No better way to start off a week:Well, technically yesterday was the first day of the week. And it started off like this:Mmmm pancakes. We made whole wheat blueberry delights with strawberries. I never buy berries, but the end of summer is coming and my birthday is this week so I went for it. Whole wheat flour isn’t quite as fluffy as regular flour, but if you drench the cakes in syrup then you’re perfectly happy anyways.
Speaking of food and running, last night Anthony and I headed to Pacers in Logan Circle for a training nutrition talk. A personal trainer/fitness coach presented on how to properly fuel yourself for distance running.
- Eat breakfast. It’s the most important meal of the day and helps your muscles recover after morning runs.
- Runners should probably eat more carbohydrates than non-runners, but not 10 bagels a day.
- Gus, Gatorade, and water are a good idea on runs longer than 6 miles (personally, I usually don’t eat Gus unless I’m going out for more than 17 miles or so, but it’s different for everyone)
- You don’t have to eat before a morning run, but you should eat within an hour afterward.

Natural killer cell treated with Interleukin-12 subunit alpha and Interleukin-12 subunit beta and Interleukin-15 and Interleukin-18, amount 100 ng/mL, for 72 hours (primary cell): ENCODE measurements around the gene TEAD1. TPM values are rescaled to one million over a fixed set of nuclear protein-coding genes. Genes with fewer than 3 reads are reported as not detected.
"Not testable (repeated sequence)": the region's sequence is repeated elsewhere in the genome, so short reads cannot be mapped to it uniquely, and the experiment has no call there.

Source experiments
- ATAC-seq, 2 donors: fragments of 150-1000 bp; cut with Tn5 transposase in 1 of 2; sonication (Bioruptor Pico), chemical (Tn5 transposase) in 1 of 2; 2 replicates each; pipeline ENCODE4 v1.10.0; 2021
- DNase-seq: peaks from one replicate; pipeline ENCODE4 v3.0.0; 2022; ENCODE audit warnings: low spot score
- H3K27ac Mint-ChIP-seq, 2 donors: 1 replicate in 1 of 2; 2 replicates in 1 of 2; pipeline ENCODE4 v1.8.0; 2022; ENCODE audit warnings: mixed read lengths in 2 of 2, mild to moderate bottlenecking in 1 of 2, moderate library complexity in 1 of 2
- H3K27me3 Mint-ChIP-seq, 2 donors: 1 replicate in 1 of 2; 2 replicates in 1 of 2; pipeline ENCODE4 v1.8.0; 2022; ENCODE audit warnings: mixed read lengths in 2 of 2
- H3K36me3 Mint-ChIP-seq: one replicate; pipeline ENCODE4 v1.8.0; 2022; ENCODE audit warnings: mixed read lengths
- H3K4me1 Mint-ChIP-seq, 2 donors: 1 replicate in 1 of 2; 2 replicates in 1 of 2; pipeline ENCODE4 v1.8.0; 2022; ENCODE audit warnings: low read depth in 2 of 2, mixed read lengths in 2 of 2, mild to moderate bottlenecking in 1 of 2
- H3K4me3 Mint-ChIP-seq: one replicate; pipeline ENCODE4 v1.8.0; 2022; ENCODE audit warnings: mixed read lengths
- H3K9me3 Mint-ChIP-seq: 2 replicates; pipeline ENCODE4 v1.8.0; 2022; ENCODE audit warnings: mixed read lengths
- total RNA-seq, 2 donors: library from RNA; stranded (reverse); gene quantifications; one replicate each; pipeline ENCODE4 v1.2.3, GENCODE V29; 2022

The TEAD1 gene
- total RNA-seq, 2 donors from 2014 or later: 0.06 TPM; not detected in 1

- It might be best to work out in the morning — for men, your testosterone levels are highest in the morning, which will help you build muscle — for women, your “testosterone-like” levels are highest in the morning, which will help you build muscle.
- Eat a healthy, balanced diet of “real” foods to get the best “bang for your buck” when it comes to your calorie intake. A good strategy is to shop around the perimeter of the grocery store.
- Carb loading is good, but not in the form of binging on a huge bowl of pasta the night before a race. It’s more about a small, gradual buildup of carbs the entire week before a race.
- If you want to eat a cookie, eat a cookie.
So, no real “aha” moments, but a few interesting discussions nonetheless. Other topics attendants had questions about were sensitive stomach issues, dairy intake, protein intake, and simple vs. complex carbs. For more complicated topics, the fitness coach basically told us to listen to our bodies and figure out what works best for us. She also encouraged us to go to ChooseMyPlate.gov, where you can build a profile and get a summary of how much you should be eating, and what your plate should look like.
I played around a bit with it this morning — it’s really neat! Lots of guidance available on meal planning and nutrition. I’d recommend it for anyone interested in their diet, whether training for a marathon or not.
But the real question is: where does calamari fit into MyPlate?